I do, however, want to offer a few words in response to all those who’ve shrugged and said, “Well, good riddance to those Republicans. They’re all a bunch of deplorables, anyway.” Without trying here to rebut a charge that I find ridiculous, it’s worth trying to clarify just why reform’s progressive uniformity is a practical problem for school improvement. After all, changing education policy or practice is tough sledding even with bipartisan support—in Washington, and in most states, it’s a nonstarter without that kind of coalition. For an example of just how much such coalitions matter, especially in a polarized nation, one only need look at criminal justice reform, where a web of once-stalled efforts to reshape policies and practices have taken off due to a broad array of committed supporters on right and left.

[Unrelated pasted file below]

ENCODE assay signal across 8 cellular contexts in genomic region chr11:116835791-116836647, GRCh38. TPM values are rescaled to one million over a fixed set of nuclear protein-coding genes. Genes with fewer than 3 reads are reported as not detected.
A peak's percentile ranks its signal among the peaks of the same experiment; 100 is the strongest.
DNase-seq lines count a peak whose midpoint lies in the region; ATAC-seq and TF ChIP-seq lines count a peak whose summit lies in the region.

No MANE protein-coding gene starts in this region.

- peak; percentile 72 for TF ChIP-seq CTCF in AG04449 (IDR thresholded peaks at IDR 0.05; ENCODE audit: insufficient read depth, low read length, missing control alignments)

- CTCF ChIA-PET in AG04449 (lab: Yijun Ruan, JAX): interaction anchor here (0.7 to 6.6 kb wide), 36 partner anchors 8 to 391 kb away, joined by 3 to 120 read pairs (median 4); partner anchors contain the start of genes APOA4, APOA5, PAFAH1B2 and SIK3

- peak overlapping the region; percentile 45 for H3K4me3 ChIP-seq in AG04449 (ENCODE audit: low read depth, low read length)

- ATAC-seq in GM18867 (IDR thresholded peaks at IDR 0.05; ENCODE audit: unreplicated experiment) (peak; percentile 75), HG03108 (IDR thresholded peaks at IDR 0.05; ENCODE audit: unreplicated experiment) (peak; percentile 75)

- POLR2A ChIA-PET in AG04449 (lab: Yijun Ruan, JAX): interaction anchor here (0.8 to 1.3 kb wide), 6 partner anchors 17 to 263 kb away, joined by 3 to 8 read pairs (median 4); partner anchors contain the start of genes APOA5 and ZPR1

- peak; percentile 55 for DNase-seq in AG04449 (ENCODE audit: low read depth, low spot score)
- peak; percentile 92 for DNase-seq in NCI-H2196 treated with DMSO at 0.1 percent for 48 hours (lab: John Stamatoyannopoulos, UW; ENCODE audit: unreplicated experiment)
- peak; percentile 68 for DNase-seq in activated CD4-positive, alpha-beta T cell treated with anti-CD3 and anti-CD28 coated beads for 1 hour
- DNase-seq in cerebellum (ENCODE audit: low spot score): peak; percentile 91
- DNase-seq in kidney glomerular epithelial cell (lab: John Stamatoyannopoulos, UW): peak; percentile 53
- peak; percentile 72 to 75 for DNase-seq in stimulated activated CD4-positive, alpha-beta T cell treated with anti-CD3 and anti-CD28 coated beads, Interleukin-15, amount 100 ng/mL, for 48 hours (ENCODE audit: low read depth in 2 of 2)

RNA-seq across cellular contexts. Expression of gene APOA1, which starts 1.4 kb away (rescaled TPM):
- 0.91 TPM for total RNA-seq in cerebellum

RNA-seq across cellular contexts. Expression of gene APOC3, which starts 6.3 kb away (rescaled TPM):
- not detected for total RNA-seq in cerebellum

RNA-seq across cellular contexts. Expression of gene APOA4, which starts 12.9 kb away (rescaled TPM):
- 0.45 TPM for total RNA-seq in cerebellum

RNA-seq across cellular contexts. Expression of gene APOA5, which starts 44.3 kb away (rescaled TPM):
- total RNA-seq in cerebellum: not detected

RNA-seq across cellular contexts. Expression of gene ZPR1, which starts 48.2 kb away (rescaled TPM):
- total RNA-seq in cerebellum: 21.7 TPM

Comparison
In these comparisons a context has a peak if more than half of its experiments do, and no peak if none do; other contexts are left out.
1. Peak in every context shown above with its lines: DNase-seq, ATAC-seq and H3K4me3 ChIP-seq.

Indeed, I think reformers generally fail to appreciate how much their struggles of the past decade (with the Common Core, teacher evaluation, testing, and more) have been aggravated by lukewarm support—or even outright opposition—in red America, due largely to the fact that reform efforts haven’t been informed in recent years by conservative views or values.
Okay, I’ll pause a moment while readers roll their eyes and sputter, “But Rick, that’s ridiculous! These are conservative ideas, or at least they’re ideas that conservatives love!!”